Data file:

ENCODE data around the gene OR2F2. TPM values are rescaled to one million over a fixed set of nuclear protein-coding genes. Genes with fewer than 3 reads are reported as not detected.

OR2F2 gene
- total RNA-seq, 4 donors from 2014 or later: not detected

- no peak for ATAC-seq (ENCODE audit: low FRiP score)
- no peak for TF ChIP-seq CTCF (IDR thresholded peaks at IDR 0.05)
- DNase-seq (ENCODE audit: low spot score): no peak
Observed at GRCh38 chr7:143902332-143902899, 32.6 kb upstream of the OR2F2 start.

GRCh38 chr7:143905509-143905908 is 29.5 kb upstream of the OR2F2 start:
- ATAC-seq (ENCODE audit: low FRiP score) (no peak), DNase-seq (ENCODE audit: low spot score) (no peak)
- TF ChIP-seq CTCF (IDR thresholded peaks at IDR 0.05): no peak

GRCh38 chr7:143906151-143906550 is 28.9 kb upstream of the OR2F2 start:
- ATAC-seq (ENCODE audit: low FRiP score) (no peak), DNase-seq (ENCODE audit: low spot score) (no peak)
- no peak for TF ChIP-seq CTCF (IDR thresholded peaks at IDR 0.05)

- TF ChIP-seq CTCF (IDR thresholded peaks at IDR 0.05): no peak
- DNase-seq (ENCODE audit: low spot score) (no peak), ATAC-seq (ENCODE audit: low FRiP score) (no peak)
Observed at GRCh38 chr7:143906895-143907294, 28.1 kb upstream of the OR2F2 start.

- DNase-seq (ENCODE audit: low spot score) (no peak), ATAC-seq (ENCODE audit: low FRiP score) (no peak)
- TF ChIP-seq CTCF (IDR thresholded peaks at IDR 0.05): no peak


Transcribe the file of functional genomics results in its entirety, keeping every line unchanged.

ENCODE data around the gene OR2F2. TPM values are rescaled to one million over a fixed set of nuclear protein-coding genes. Genes with fewer than 3 reads are reported as not detected.

OR2F2 gene
- total RNA-seq, 4 donors from 2014 or later: not detected

- no peak for ATAC-seq (ENCODE audit: low FRiP score)
- no peak for TF ChIP-seq CTCF (IDR thresholded peaks at IDR 0.05)
- DNase-seq (ENCODE audit: low spot score): no peak
Observed at GRCh38 chr7:143902332-143902899, 32.6 kb upstream of the OR2F2 start.

GRCh38 chr7:143905509-143905908 is 29.5 kb upstream of the OR2F2 start:
- ATAC-seq (ENCODE audit: low FRiP score) (no peak), DNase-seq (ENCODE audit: low spot score) (no peak)
- TF ChIP-seq CTCF (IDR thresholded peaks at IDR 0.05): no peak

GRCh38 chr7:143906151-143906550 is 28.9 kb upstream of the OR2F2 start:
- ATAC-seq (ENCODE audit: low FRiP score) (no peak), DNase-seq (ENCODE audit: low spot score) (no peak)
- no peak for TF ChIP-seq CTCF (IDR thresholded peaks at IDR 0.05)

- TF ChIP-seq CTCF (IDR thresholded peaks at IDR 0.05): no peak
- DNase-seq (ENCODE audit: low spot score) (no peak), ATAC-seq (ENCODE audit: low FRiP score) (no peak)
Observed at GRCh38 chr7:143906895-143907294, 28.1 kb upstream of the OR2F2 start.

- DNase-seq (ENCODE audit: low spot score) (no peak), ATAC-seq (ENCODE audit: low FRiP score) (no peak)
- TF ChIP-seq CTCF (IDR thresholded peaks at IDR 0.05): no peak